For his part, Blair said the Iraq Study Group report, which presented the conclusions of an eight-month review on December 6, offers a "strong way forward."
Speaking at a joint news conference shortly after their talks, Bush said he agreed with the conclusion of the bipartisan commission that a new diplomatic and military course is needed in Iraq.
"I believe we need a new approach," he said, adding "that's why Prime Minister Blair is here to talk about the way forward so we can achieve the objective, which is an Iraq which can govern itself, sustain itself, and defend itself, and be an ally in the war on terror."
Bush described the violence in Iraq as "unsettling" and said success in Iraq depends on victory over extremists across the broader Middle East.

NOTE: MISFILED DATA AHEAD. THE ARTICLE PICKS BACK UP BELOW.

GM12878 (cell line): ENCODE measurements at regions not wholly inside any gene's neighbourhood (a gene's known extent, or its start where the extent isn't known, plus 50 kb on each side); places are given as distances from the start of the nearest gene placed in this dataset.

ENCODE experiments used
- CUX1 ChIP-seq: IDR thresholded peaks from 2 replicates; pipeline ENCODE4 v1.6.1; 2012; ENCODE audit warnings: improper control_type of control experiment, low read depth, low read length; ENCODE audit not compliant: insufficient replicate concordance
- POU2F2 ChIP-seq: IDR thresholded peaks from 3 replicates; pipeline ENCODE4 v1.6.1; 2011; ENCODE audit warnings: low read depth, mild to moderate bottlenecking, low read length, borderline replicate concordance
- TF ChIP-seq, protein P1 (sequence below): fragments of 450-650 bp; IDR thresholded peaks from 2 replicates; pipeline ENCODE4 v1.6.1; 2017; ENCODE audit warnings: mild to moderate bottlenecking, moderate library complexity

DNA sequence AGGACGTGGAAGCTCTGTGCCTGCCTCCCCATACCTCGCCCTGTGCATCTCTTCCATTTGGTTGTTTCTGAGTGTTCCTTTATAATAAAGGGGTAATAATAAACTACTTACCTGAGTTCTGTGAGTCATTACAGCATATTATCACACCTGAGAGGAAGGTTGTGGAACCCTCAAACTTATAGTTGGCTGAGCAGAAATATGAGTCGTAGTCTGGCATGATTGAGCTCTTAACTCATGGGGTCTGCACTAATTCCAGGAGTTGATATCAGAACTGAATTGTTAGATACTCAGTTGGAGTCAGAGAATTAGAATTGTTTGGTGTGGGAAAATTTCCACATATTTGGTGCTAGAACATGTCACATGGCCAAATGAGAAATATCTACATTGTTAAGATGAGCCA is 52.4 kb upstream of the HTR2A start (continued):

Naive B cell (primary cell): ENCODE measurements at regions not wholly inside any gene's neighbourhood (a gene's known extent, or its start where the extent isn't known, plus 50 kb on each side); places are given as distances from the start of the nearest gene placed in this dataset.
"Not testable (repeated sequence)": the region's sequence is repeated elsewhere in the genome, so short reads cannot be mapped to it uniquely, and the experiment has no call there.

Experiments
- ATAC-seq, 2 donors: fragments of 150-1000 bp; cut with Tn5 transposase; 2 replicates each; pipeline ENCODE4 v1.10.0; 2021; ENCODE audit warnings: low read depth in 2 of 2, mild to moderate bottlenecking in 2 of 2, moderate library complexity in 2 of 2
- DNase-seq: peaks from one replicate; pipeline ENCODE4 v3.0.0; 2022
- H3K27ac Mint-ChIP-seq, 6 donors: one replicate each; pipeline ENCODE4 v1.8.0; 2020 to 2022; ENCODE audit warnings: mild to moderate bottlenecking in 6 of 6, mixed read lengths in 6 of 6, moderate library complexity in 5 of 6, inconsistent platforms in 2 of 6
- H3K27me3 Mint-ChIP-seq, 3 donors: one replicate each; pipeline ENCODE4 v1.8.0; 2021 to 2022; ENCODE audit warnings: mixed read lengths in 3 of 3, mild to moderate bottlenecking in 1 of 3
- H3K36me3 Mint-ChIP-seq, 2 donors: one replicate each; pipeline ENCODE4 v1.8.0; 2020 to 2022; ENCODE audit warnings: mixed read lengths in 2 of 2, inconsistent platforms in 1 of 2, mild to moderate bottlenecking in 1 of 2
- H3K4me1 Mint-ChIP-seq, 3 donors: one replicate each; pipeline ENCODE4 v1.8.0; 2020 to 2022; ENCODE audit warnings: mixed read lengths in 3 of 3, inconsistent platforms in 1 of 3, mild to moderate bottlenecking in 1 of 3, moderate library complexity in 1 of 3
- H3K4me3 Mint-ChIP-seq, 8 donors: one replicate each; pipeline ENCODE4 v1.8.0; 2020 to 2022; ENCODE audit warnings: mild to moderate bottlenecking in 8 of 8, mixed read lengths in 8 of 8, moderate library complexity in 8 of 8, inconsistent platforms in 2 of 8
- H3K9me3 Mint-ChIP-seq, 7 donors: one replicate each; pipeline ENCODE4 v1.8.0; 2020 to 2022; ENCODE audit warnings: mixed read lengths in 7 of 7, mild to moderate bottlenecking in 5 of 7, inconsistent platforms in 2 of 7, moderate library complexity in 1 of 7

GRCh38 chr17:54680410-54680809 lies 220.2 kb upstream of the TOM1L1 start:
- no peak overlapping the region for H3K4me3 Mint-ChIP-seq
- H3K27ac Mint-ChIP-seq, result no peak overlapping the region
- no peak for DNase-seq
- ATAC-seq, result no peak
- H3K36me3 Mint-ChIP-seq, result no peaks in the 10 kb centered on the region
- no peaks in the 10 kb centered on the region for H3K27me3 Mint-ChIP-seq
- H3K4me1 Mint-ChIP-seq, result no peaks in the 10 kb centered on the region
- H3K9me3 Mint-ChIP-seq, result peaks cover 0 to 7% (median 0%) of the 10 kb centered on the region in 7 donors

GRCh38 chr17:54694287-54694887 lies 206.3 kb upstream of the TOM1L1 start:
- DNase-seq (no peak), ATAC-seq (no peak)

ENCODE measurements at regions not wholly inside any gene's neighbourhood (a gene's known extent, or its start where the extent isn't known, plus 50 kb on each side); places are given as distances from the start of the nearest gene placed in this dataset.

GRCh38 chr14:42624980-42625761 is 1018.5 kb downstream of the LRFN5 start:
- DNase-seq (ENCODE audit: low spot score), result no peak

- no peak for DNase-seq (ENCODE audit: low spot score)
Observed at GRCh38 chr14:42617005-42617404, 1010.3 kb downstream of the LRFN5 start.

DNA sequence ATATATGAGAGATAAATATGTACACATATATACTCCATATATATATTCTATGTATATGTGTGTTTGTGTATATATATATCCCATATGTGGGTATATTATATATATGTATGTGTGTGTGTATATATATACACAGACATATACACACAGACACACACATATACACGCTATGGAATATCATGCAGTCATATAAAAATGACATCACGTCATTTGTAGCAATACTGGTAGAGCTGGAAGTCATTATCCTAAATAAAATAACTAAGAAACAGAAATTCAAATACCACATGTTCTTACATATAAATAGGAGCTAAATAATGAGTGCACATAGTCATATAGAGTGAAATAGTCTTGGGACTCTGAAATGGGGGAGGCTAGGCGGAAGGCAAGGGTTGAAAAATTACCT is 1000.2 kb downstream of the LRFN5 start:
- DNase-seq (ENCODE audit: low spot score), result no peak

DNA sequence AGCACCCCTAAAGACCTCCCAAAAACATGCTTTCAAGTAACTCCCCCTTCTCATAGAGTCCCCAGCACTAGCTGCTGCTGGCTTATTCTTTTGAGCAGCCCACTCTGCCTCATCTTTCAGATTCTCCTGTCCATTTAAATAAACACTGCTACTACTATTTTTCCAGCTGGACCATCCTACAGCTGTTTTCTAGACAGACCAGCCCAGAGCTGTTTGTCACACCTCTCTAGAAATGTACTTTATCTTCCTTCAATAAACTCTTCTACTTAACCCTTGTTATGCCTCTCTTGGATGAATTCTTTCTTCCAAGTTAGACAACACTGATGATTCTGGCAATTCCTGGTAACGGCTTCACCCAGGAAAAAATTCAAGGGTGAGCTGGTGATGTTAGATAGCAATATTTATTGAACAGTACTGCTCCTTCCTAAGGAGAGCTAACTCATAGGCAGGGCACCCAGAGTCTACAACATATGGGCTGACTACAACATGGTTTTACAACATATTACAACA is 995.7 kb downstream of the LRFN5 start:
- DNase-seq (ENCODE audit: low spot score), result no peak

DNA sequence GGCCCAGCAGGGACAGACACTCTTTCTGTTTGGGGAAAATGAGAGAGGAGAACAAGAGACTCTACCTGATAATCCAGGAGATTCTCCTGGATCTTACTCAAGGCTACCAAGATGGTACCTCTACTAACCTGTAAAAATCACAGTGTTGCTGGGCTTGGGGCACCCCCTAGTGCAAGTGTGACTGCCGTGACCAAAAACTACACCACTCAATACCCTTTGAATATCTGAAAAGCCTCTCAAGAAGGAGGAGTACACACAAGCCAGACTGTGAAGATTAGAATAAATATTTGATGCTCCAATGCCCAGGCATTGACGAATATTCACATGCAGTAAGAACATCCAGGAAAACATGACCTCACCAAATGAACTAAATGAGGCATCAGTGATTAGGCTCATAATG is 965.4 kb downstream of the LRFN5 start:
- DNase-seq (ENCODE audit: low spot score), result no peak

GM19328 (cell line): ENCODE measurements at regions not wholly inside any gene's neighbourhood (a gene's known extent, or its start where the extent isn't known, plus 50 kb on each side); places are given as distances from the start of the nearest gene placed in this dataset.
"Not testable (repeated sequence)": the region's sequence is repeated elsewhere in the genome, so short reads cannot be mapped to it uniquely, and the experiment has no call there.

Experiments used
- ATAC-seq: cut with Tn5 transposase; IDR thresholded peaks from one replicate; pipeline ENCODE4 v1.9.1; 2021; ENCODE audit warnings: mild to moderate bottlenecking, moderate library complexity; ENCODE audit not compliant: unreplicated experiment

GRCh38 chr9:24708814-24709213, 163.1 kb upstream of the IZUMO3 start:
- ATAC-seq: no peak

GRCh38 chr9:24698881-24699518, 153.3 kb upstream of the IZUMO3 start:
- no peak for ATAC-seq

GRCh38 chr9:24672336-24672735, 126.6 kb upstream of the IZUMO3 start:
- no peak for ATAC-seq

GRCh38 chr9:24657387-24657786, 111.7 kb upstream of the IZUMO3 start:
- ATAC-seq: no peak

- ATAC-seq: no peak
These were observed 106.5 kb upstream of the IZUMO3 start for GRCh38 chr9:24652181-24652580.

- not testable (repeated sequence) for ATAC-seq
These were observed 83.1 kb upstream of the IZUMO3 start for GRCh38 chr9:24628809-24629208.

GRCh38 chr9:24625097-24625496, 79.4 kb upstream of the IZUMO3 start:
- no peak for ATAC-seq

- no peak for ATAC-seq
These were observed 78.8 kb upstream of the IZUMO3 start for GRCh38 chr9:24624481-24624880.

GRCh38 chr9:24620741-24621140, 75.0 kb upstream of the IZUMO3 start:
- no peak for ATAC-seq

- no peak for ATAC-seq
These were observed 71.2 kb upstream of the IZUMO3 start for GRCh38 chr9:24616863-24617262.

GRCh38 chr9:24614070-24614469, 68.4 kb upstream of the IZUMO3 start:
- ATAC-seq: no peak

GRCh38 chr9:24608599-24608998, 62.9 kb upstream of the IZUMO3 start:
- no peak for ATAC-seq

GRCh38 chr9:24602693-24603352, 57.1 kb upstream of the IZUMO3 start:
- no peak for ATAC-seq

The U.S. president said the United States and Britain face a "difficult moment" and that the task in Iraq is "daunting."
However, Bush rejected the idea of opening unconditional talks with Iran and Syria in an effort to enlist their support in halting the violence in Iraq.
"If people come to the table to discuss Iraq, they need to come understanding their responsibilities to not fund terrorists, to help this young democracy survive, to help with the economics of the country," Bush said. "And if people are not committed, if Syria and Iran is not committed to that concept, then they shouldn't bother to show up."
Bush instead stuck to his policy that Iran must suspend uranium enrichment and Syria must stop destabilizing the Lebanese government before the United States would consider sitting down with them at the table.
Blair announced that he will be heading to the Middle East soon to show an "even-handed" U.S. and British approach toward Israel and the Palestinians and the wider region.